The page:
Tactical retreat well describes much of the Federal Communication Commission’s defence of its heretofor sweeping rewrite of rules regarding local government pole rentals and permits for small(ish) cell sites. It goes to great lengths to explain that its bargain basement “safe harbor” price for permits and rental rates “is not a ceiling”.

It also backs down from what appeared to be a total preemption of publicly owned property located in the public right of way, limiting it to cases where “the property in question is controlled by the same government entity that controls the rights-of-way” and there’s a “‘temptation’ for governments to seek to ‘insulate conduct from federal preemption’ by ‘blending’ their regulatory and proprietary roles”.

The key question for Californian cities and counties is whether the FCC’s more tightly worded interpretation of its authority applies here. California law gives telecoms companies broad access to the right of way, and they don’t have to pay annual rent for the space they occupy. Except for upfront permit fees – which already must be cost-based under California law – telecoms companies use the right of way for free, and local governments can’t prevent them from doing so. Local discretion is limited to time, place and manner requirements. Cities do not own the right of way. Californian cities manage the logistics of accessing and sharing the right of way, but do not “control” it. It’s the difference between being a landlord and a traffic cop.

On the other hand, California law allows – arguably requires – local governments to act like a responsible landlord and charge market-based rents for the use of municipal property that they do own.

The worst case scenario for California is looking a lot better. The FCC’s shorter shot clocks for wireless permits do not have a practical effect here: the California legislature was, on the whole, even more generous to mobile carriers. Fees for services of all kinds, including permit processing, are limited to actual costs. Cities have robust processes in place to figure out what those are.

The question is whether the San Francisco-based federal appeals court considering the challenge to the September 2018 wireless ruling buys any of the FCC’s arguments. The FCC’s brief offers scant support for its property rights preemption. It cites a lower court case in New York where that concept was mentioned, and then goes through some awkward legal contortions to falsely imply that the judge specifically endorsed the idea.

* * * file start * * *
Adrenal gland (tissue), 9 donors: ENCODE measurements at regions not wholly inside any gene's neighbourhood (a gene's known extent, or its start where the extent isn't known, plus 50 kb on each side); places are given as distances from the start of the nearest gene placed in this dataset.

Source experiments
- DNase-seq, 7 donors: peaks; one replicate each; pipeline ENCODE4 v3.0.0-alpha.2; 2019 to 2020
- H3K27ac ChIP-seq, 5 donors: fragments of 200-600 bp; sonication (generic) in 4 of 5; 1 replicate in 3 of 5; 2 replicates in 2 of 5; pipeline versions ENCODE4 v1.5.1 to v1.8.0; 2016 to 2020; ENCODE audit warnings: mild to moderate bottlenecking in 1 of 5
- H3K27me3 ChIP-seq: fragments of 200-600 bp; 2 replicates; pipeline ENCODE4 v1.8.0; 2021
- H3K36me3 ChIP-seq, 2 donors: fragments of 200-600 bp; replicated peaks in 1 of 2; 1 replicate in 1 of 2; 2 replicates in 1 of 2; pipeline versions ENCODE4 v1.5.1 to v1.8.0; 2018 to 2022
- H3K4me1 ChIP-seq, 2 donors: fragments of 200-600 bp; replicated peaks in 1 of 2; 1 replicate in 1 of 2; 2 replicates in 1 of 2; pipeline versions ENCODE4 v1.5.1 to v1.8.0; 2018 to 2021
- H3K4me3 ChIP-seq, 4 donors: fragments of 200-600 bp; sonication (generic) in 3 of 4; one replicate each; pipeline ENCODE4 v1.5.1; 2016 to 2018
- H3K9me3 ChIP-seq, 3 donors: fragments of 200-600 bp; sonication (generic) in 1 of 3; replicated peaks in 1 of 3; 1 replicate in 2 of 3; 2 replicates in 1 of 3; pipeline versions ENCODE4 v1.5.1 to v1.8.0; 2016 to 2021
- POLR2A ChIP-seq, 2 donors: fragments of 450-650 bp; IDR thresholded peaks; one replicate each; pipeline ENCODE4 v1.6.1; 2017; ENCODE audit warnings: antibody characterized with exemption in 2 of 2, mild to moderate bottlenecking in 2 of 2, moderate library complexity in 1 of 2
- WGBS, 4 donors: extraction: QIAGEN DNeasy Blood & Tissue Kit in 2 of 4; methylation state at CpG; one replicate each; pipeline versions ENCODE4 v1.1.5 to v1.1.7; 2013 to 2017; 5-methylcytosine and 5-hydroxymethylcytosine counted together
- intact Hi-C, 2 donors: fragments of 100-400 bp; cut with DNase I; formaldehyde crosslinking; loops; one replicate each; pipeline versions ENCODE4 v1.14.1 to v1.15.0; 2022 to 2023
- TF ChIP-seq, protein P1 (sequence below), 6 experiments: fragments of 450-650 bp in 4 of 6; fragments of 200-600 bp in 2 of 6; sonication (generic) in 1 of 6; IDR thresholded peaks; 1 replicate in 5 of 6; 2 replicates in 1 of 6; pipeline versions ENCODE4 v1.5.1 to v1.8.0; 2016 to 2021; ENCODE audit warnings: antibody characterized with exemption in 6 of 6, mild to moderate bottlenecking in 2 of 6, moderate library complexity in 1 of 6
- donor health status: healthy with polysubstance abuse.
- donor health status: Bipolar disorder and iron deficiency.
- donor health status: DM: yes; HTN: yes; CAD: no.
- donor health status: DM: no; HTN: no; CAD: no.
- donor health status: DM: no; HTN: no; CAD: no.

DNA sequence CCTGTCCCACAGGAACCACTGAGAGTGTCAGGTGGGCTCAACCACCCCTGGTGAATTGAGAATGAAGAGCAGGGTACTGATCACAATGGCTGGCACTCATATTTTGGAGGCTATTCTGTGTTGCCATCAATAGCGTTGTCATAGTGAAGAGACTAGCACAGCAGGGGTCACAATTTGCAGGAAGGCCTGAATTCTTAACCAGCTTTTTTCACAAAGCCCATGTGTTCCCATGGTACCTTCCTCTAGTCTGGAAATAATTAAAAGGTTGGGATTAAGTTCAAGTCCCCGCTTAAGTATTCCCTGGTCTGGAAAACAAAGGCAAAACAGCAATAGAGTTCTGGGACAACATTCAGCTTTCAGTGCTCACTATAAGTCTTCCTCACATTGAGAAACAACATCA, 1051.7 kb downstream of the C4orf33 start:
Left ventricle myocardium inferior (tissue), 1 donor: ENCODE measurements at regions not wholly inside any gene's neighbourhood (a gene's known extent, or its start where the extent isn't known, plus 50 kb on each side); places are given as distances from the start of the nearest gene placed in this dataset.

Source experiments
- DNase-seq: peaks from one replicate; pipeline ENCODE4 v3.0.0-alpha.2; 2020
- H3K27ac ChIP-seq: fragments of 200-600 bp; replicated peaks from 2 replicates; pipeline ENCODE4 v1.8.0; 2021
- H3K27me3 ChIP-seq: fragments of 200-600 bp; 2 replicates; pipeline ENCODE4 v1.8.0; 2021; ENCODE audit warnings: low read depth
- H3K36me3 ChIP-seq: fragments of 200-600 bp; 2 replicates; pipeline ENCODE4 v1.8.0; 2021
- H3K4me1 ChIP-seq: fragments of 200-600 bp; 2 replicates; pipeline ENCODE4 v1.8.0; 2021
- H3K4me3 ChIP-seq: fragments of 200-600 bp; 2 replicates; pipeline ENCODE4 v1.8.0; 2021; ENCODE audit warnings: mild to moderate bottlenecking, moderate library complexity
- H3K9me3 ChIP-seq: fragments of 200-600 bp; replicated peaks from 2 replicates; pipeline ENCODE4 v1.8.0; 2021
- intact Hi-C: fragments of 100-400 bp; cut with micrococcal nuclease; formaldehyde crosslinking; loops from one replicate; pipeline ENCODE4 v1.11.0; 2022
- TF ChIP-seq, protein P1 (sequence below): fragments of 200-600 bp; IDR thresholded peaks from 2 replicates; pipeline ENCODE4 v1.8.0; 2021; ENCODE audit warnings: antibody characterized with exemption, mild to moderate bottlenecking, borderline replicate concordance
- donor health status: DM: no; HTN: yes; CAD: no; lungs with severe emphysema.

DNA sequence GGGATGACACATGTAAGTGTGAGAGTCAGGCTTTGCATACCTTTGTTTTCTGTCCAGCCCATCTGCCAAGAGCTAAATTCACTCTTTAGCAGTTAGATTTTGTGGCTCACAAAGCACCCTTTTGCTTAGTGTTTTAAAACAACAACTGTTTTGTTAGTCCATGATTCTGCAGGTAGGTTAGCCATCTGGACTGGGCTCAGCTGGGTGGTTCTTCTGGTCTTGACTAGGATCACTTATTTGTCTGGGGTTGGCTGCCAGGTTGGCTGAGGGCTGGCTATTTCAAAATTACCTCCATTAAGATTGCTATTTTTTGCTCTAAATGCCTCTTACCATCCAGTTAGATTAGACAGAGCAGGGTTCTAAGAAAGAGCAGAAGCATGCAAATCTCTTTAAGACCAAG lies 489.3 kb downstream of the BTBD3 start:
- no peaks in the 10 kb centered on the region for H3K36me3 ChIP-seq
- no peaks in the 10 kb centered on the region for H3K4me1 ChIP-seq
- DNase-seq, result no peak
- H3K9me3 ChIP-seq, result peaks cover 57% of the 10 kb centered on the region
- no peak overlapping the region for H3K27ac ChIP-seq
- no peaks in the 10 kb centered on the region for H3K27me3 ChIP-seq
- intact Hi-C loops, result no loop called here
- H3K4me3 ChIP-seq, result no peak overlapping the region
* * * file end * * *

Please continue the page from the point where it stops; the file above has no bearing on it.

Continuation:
Democratic FCC commissioner Jessica Rosenworcel’s observation that “it seems increasingly likely” that the courts will nix at least some elements of recent small cell rulings was prescient. A D.C. appeals court did just that on Friday, saying the FCC’s attempt to kill environmental and historical preservation reviews for small cells was “not logical and rational” and its decision making process was “arbitrary and capricious”.

It’s not going to look any better in San Francisco.

Links to petitions, court documents and background material are here.

FCC small cell decision “not logical and rational” D.C. court rules

by Steve Blum • , , , ,

Spock look

The Federal Communications Commission’s March 2018 decision to scrap federal environmental and historical reviews for small cell sites was “arbitrary and capricious” according to the federal appeals court based in the District of Columbia, aka the D.C. circuit. In an opinion issued this morning, the D.C. circuit judges said “the commission failed to justify its confidence that small cell deployments pose little to no cognizable religious, cultural, or environmental risk”.

Today’s decision does not directly affect appeals of the FCC’s September 2018 wireless or August 2018 wireline rulings – those are being fought out in the ninth circuit federal appeals court in San Francisco. But it’s good news for the local governments that are challenging the FCC’s preemption of local ownership of poles and other infrastructure in the public right of way. They made the same top line argument – that the FCC acted arbitrarily and capriciously – that the D.C. circuit judges accepted today.

There is at least one key difference between the March FCC ruling, which was challenged by Indian tribes, and its August/September rulings. The March ruling directly involved federal environmental and historical preservation law, and the August/September rulings did not. The D.C. judges said “we owe no deference to the FCC’s interpretations of the [National Historic Preservation Act and National Environmental Policy Act]” because those laws are administered by another agency. On the other hand, they allowed as how “the FCC is entitled to deference to its reasonable interpretations of ambiguous provisions of the Communications Act”.

A major similarity between the two cases is the contention that the FCC didn’t do its homework, instead deciding in advance what the new rules should be, and then going through the motions of public review and comment before writing an argumentative ruling to justify what it intended to do in the first place. The D.C. judges agreed…